Lebanon is a civil law country. Its judicial branch is composed of: 1. Ordinary Courts: One Court of Cassation composed of nine chambers Courts of Appeal Courts of First Instance 2. Special Courts: The Constitutional Council rules on constitutionality of laws The Supreme Council hears charges against the president and prime minister as needed. A system of military courts that also has jurisdiction over civilians for the crimes of espionage, treason, and other crimes that are considered to be sec
Lebanon has numerous political parties, but they play a much less significant role in Lebanese politics than they do in most parliamentary democracies. Many of the "parties" are simply lists of candidates endorsed by a prominent national or local figure. Loose coalitions, usually organized locally, are formed for electoral purposes by negotiation among clan leaders and candidates representing various religious communities; such coalitions usually exist only for the election, and rarely form a co
Maoz based the film on his experience as a young Israeli conscript during the 1982 Lebanon War. The British newspaper The Guardian has described it as an anti-war film.
The film depicts warfare as witnessed exclusively from the inside of a Merkava battle tank. The crew's window to the outside world is a gunsight. As a way of adding realism to the effect, every change in the horizontal and vertical viewing directions is accompanied by the hydraulic whine of the traversing gun turret. The film is set during the 1982 Lebanon War. There are four Israeli soldiers inside: the driver in the tank's hull, the loader, the gunner and the commander in the turret. For part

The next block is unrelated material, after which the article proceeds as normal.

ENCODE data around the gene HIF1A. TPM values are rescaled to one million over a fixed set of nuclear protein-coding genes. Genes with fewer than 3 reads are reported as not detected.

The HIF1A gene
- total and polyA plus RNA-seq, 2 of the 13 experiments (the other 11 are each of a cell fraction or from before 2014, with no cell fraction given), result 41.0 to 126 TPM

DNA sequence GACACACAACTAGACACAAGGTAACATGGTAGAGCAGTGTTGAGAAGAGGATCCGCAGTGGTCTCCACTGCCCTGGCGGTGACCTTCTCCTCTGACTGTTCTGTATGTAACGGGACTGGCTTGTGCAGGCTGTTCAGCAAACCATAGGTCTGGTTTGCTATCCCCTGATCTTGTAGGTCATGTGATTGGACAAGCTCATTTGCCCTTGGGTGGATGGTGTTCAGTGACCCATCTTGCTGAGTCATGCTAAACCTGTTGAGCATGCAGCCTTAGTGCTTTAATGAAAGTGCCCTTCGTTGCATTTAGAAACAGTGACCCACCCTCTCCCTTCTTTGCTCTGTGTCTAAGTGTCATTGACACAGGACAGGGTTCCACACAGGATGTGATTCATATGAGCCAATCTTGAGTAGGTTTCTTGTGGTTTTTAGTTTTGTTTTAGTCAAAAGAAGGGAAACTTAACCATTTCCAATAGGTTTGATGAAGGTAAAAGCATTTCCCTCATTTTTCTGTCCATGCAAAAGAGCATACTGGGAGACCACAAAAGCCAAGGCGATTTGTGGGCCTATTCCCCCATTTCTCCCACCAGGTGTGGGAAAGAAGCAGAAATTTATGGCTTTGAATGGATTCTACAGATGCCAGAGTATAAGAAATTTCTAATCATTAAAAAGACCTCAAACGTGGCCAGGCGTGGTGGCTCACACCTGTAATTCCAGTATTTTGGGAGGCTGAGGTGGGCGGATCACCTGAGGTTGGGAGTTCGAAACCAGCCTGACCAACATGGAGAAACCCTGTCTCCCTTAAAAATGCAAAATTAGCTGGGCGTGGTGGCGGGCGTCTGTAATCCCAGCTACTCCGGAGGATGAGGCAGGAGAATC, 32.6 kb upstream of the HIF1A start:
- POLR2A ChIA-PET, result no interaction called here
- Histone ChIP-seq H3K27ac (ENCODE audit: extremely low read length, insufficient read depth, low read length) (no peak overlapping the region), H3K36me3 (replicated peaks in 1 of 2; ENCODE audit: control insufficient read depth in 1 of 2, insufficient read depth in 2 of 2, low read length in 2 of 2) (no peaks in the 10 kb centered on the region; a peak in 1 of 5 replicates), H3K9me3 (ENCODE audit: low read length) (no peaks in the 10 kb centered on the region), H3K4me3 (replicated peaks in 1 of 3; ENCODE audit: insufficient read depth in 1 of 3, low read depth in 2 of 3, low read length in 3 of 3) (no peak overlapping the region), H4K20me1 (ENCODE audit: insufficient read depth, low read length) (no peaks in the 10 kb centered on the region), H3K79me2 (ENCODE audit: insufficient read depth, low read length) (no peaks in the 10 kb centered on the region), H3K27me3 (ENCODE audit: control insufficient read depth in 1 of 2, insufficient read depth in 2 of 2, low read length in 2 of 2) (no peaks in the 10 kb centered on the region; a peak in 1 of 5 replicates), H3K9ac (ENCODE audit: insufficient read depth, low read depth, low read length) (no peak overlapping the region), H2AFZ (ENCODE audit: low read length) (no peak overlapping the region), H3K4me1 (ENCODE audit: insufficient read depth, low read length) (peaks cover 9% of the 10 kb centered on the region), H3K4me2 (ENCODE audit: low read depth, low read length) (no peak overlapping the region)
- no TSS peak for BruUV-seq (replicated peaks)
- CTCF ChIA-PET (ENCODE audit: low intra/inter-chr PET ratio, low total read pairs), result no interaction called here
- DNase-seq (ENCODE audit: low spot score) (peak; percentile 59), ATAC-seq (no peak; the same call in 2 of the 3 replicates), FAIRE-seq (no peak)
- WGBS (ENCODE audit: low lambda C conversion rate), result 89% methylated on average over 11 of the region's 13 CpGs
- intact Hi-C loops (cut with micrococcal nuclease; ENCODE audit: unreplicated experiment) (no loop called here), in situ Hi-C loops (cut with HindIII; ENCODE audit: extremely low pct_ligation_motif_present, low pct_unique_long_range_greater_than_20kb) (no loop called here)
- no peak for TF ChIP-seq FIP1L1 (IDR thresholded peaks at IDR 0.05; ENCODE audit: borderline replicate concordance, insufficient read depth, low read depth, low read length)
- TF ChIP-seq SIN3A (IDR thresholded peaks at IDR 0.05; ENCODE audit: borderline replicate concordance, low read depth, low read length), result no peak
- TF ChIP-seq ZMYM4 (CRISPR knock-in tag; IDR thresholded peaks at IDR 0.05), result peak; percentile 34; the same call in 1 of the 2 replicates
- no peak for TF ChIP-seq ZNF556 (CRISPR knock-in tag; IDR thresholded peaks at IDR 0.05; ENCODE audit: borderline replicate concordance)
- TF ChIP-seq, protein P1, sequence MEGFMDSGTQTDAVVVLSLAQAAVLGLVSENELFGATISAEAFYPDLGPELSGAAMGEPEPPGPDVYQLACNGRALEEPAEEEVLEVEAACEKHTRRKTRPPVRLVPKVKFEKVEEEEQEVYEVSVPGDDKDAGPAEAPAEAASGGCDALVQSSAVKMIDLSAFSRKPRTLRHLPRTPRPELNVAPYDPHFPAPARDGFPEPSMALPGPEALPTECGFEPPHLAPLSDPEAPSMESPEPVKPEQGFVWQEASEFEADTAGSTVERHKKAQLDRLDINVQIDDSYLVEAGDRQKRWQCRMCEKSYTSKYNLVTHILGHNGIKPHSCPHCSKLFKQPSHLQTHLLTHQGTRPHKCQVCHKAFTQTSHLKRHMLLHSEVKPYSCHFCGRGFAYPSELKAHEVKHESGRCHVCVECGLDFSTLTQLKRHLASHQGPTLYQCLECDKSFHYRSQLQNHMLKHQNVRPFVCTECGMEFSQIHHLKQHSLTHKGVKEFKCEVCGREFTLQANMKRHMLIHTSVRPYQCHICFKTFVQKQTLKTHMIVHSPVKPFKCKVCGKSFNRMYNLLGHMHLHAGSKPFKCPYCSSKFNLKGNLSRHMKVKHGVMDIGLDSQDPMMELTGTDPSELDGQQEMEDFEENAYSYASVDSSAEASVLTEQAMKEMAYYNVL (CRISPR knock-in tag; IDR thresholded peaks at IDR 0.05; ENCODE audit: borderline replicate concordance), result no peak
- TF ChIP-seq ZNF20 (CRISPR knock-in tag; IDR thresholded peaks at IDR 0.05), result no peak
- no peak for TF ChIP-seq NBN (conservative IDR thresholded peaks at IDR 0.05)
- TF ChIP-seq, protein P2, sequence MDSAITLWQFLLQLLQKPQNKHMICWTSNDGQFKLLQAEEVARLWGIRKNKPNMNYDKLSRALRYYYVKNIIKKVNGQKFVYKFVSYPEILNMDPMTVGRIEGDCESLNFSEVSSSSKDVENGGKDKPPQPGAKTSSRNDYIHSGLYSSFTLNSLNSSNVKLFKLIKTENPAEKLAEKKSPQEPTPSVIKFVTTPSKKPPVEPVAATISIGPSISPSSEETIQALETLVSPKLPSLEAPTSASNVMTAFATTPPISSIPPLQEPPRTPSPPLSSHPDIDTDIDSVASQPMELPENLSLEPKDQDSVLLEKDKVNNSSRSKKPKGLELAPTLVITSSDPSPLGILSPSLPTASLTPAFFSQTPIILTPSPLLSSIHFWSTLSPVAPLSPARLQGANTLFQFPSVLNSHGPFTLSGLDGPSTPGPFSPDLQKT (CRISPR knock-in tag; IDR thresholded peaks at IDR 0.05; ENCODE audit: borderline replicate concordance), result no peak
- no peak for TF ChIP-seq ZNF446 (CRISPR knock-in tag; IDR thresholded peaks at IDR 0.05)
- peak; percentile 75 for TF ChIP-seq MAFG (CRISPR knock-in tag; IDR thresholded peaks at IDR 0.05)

The film received universal acclaim from film critics. Review aggregator Rotten Tomatoes reports that 90% out of 97 professional critics gave the film a positive review, with a rating average of 7.7/10 and the site consensus being: "A powerful and personal account of war on the front line, writer-director Samuel Maoz takes the viewer inside an Israeli tank to deliver an exhausting, original film."
Tyre juts out from the coast of the Mediterranean Sea and is located about 80 km (50 mi) south of Beirut.It originally consisted of two distinct urban centres: Tyre itself, which was on an island just offshore, and the associated settlement of Ushu on the adjacent mainland, later called Palaetyrus, meaning "Old Tyre" in Ancient Greek.
State of Greater Lebanon, part of the French Mandate (1926–1943) No. Portrait Name (Birth–Death) Term of office Political party Took office Left office Time in office 1 Auguste Adib Pacha أوغست أديب باشا (1859–1936) 31 May 1926 5 May 1927 339 days Independent: 2 Bechara Khoury بشارة الخوري (1890–1964) 5 May 1927